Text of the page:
Real estate is booming again. Huh?

chart_ws_stock_isharesdowjonesusrealestateindexfund.top.jpgBy Paul R. La Monica, editor at large


NEW YORK (CNNMoney.com) -- Home prices are still falling and there are growing concerns about the potential for a commercial real estate bust. So real estate stocks are naturally soaring.

Say what? Yup, shares of real estate investment trusts, or REITs, are on fire this year. The iShares Dow Jones Real Estate (IYR) exchange-traded fund, which owns about 75 real estate stocks, is up 9% so far in 2010.

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There are various types of REITs focusing on different types of properties. And REITs across the board are having a good year.

Hotel owner Host Hotels & Resorts (HST, Fortune 500), which is in the S&P 500, has shot up 25% this year. So have shares of Kimco Realty (KIM), a REIT that primarily owns shopping centers. Office property owner Boston Properites (BXP) is up nearly 15%.

What's the attraction of REITs in what remains a stormy market for residential and commercial real estate? It's tempting to sum it up in one word. Yield.

Real estate investment trusts pay at least 90% of their taxable income to shareholders in the form of dividends. Doing so exempts REITS from having to pay federal income taxes.

For that reason, REITs tend to sport eye-popping dividend yields that make them more intriguing than bonds for fixed-income investors, especially in a low interest rate environment such as this.

The yield on the iShares REIT ETF is currently 4.5%. By way of comparison, the benchmark U.S. 10-year Treasury is yielding about 3.9%.

"REITS have been running up a bit as investors chase yield. Individuals that are largely in fixed income are starting to realize that there are better investments," said Jill Cuniff, president of Edge Asset Management, a Seattle-based investment firm that runs the Principal Equity Income fund.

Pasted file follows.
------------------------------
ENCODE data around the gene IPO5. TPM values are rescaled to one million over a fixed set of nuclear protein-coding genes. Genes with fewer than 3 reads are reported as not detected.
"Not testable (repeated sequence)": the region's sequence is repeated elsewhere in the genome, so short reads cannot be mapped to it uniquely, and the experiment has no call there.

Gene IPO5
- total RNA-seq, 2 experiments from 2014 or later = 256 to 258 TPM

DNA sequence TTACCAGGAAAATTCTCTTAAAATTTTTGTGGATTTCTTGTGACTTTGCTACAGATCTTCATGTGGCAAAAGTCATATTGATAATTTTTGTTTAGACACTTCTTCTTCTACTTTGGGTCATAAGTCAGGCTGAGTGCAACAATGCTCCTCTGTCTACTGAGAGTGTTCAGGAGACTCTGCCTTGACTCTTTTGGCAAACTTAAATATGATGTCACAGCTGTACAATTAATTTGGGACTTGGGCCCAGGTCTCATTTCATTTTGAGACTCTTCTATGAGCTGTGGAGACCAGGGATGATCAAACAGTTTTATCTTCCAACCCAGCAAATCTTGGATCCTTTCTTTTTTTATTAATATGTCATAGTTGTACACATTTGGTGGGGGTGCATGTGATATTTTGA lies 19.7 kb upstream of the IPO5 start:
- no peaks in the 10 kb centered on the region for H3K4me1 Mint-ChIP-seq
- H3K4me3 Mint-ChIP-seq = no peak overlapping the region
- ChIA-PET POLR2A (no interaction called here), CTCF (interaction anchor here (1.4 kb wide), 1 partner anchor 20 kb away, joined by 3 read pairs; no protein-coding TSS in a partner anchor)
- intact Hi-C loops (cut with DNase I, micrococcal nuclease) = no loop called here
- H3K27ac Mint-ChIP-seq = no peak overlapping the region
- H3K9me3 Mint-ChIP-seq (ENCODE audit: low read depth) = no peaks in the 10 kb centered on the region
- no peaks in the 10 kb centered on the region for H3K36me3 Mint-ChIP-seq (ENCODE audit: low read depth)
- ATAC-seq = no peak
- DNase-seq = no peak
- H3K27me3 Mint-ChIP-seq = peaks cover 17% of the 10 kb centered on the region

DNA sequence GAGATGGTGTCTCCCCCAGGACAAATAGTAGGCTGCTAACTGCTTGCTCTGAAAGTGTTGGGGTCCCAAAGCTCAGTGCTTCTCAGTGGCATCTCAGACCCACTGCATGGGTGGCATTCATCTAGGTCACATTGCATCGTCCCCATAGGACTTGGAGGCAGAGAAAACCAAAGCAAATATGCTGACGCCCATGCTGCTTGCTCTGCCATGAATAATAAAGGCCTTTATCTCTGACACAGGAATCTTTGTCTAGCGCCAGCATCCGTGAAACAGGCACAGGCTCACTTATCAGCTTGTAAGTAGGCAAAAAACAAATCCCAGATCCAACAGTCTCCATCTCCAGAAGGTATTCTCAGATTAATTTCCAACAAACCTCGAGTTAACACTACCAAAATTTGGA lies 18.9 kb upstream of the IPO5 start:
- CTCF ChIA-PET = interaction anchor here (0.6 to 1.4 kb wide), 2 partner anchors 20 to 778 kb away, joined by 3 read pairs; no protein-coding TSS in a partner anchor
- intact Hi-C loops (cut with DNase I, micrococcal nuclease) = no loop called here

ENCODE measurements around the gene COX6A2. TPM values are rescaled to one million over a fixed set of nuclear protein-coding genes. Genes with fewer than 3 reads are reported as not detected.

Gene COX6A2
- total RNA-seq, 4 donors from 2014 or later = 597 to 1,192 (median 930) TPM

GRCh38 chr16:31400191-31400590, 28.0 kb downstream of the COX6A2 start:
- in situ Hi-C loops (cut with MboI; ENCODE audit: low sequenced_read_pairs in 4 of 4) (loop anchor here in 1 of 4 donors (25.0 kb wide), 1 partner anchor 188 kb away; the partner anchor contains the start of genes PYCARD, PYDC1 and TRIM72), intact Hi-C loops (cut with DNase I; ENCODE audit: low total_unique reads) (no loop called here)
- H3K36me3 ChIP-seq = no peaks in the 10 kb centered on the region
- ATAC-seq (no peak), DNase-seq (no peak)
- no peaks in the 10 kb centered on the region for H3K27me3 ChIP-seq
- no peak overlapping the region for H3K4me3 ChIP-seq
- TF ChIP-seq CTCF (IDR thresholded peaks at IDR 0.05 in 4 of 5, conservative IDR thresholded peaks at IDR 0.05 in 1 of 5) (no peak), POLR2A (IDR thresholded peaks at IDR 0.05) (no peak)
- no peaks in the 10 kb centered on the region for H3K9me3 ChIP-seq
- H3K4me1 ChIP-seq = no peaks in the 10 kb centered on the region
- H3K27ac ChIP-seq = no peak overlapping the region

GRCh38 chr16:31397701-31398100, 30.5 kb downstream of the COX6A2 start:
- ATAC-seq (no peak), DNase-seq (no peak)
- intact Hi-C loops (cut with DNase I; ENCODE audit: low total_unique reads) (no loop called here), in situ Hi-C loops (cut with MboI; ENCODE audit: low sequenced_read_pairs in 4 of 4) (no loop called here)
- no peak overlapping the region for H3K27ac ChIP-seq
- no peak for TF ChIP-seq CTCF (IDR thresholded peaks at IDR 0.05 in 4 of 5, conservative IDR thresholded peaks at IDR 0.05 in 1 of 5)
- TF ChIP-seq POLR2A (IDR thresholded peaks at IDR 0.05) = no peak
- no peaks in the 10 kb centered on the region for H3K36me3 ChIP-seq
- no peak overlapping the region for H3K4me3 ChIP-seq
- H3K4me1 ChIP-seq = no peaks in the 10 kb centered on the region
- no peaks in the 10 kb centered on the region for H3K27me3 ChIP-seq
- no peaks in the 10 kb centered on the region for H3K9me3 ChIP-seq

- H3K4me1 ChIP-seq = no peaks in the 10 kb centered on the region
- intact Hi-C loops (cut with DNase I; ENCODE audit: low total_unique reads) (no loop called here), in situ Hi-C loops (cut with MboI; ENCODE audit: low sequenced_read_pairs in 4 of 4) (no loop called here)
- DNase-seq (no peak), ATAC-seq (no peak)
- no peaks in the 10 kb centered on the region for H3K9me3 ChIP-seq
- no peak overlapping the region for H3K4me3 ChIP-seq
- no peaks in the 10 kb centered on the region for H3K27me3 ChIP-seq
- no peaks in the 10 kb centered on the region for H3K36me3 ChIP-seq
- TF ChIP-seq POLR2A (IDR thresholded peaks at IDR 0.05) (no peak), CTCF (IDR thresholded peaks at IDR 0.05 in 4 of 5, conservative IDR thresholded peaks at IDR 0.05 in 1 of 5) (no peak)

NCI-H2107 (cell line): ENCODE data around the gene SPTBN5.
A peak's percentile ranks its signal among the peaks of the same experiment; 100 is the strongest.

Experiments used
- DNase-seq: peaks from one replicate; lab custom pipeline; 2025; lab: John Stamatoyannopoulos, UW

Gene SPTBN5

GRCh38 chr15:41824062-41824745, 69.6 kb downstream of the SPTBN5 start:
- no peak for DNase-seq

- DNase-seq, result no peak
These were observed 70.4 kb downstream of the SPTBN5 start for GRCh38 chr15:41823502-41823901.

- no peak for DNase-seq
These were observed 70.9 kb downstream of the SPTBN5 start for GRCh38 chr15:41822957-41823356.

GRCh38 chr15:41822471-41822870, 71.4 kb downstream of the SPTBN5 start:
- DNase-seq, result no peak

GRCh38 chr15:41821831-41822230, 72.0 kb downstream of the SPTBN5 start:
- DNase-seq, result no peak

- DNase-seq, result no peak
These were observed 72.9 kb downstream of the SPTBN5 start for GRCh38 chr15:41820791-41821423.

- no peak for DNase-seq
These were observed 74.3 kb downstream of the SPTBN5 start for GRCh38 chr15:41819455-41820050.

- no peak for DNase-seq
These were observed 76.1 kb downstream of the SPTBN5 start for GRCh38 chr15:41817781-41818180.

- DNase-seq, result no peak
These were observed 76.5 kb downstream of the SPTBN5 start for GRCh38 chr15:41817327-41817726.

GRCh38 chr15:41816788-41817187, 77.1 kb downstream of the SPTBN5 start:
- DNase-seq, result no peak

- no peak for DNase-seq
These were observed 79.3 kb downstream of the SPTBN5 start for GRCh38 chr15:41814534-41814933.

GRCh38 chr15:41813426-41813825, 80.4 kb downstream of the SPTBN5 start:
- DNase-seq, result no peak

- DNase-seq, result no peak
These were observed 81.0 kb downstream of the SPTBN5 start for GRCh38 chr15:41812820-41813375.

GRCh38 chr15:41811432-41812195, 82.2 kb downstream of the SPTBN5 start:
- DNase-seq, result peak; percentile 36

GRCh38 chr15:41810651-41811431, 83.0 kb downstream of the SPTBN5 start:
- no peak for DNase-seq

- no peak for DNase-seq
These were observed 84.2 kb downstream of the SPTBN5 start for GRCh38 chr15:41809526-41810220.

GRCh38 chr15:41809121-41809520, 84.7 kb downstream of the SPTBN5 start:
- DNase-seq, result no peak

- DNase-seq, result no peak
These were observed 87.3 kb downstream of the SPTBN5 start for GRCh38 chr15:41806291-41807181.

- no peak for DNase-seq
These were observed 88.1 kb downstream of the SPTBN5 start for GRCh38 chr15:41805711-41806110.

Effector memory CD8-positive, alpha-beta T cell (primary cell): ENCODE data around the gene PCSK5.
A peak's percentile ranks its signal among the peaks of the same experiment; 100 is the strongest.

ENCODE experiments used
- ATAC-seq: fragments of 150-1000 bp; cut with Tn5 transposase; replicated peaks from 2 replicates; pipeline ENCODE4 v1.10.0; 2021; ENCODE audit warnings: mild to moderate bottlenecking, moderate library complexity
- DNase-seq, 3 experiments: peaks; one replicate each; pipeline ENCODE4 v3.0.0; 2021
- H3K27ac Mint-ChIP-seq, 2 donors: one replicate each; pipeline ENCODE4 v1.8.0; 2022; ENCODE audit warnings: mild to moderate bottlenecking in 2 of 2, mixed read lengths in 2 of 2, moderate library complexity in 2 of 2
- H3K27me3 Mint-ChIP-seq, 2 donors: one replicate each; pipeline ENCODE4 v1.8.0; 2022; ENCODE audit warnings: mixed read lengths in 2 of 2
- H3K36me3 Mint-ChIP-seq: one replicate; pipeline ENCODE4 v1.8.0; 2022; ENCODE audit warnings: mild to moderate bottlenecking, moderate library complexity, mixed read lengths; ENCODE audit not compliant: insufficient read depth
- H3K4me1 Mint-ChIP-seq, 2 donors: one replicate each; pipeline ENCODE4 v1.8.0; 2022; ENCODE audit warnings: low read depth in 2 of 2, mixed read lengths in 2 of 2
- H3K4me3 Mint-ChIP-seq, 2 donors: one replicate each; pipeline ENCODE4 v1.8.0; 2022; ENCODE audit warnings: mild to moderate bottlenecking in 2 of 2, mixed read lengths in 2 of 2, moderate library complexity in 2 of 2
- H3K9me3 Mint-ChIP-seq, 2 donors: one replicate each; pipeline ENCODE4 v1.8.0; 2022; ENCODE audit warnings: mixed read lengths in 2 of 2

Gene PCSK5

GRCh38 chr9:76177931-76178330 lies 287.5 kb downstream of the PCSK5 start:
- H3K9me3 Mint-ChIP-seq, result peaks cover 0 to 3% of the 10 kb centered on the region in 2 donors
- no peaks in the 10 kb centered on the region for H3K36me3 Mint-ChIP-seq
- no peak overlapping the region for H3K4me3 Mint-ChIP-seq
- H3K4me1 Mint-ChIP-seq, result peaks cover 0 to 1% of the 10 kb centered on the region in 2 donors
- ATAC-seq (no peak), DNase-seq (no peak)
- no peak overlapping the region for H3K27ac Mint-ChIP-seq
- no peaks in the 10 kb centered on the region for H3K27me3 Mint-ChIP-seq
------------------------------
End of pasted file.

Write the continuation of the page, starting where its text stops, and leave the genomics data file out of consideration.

So the REIT rally makes sense when you consider that owning stocks that consistently pay dividends is a smart strategy for a long-term investor.

According to Ned Davis Research, stocks that steadily grow their dividends have had an average annualized return of 9.3% going back to 1972. That beats the S&P 500's average return of 7.1% and is far better than the puny return of just 1.3% for stocks that don't pay dividends.

But there's more to the real estate run than a hunt for a high yield. Jeung Hyun, principal with Adelante Capital Management, an Oakland. Calif.-based money manager, points out that another sector known for steady dividends -- utilities -- has lagged the market this year.

Hyun said that even though there are still worries about the current state of the economy, investors are anticipating improvement later this year and in 2011 -- and that's helping to lift REIT stocks.

Cuniff added that she thinks fears of a massive bust are overblown.

"There have been expectations of a commercial estate crash. We expect softness but we think some of the concerns about a crash are overdone, she said. "If real estate investors are waiting for a sell-off and huge bargains, they are not going to come."